DC’s new mental health pilot program shifts 911 calls away from police

D.C. is launching a pilot program that moves 911 calls for mental health emergency services away from police and toward teams of health experts.

“This program builds on all our efforts to make sure we are providing residents the right care at the right time,” Mayor Muriel Bowser said.

“The sooner we can identify what a person needs — whether that is an ambulance, a doctor’s appointment, or in this case, a visit from a behavioral health expert, the sooner we can help them. That’s what this is about: making sure we get Washingtonians the help they need when they call us.”

The pilot launches in June. It’s a partnership between the Office of the Deputy Mayor for Public Safety and Justice, the Office of the Deputy Mayor for Health and Human Services, the Office of the City Administrator, the Office of Unified Communications (OUC) and the Department of Behavioral Health (DBH).

According to a news release, during the pilot, DBH’s Community Response Teams (CRT) will serve as specialized, rapid response units dispatched to mental health-related 911 calls instead of automatically deploying police officers.

911 operators will get special training to identify when a CRT unit is needed or if officers are.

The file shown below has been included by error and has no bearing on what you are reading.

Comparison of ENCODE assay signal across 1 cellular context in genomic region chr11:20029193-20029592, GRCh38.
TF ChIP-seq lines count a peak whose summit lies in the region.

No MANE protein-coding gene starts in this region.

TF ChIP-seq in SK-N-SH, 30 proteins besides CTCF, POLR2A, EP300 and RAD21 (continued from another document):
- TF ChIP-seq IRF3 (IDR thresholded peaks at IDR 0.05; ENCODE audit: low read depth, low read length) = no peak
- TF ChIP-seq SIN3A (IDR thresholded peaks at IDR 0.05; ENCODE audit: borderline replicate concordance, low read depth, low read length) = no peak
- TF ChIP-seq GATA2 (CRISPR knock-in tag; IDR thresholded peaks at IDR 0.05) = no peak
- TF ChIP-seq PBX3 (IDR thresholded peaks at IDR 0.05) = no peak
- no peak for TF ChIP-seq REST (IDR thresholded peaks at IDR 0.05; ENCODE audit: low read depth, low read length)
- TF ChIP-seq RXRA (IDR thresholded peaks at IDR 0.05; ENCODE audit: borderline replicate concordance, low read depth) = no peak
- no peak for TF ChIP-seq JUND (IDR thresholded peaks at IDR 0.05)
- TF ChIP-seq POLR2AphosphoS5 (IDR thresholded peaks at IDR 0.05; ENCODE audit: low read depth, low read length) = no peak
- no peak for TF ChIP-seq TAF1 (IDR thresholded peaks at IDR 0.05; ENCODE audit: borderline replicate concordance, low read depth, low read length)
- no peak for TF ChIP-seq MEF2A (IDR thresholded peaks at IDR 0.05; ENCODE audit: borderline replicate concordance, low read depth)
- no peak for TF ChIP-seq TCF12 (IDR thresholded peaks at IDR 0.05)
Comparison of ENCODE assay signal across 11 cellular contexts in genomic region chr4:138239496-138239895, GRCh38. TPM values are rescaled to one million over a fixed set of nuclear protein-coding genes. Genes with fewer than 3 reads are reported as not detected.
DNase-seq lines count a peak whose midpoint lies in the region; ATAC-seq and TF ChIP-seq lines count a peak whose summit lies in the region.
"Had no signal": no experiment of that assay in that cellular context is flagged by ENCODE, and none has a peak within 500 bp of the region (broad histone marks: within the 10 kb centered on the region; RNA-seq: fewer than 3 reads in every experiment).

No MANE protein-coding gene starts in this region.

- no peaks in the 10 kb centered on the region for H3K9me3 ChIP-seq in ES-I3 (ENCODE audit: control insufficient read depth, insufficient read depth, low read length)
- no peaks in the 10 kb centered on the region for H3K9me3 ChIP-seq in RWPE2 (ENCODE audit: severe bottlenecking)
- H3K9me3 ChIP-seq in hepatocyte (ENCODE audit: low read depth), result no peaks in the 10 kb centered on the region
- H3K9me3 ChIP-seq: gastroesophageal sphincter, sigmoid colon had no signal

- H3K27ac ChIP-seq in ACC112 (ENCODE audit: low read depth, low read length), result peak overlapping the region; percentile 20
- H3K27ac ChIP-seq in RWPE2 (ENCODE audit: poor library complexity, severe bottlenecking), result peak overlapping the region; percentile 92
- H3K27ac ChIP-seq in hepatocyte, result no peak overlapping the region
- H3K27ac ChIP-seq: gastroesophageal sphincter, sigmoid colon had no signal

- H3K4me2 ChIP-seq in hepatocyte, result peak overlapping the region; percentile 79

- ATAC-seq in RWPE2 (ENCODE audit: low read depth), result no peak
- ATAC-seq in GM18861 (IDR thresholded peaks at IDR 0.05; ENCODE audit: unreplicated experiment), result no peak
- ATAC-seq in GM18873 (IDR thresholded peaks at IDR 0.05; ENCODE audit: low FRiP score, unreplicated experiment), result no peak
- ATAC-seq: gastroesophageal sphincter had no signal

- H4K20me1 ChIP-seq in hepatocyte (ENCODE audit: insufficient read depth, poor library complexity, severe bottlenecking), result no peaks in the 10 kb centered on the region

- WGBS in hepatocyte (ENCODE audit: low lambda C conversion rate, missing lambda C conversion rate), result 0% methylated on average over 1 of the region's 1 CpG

“This initiative strengthens the clinical response to all crisis calls for mental health care including those that come directly to DBH, as well as those through the 911 system to get people the best, most appropriate treatment and supports they need,” DBH Director Barbara Bazron said.

Interim OUC Director Cleo Subido said she was “grateful for the opportunity to collaborate with DBH to create new pathways for management of the city’s 911 calls.”

“At the OUC, we recognize how critical it is to dispatch the most appropriate response to emergency incidents.”

After the pilot program ends, OUC and DBH will look into more modifications to the system.

Will Vitka

William Vitka is a Digital Writer/Editor for WTOP.com. He's been in the news industry for over a decade. Before joining WTOP, he worked for CBS News, Stuff Magazine, The New York Post and wrote a variety of books—about a dozen of them, with more to come.

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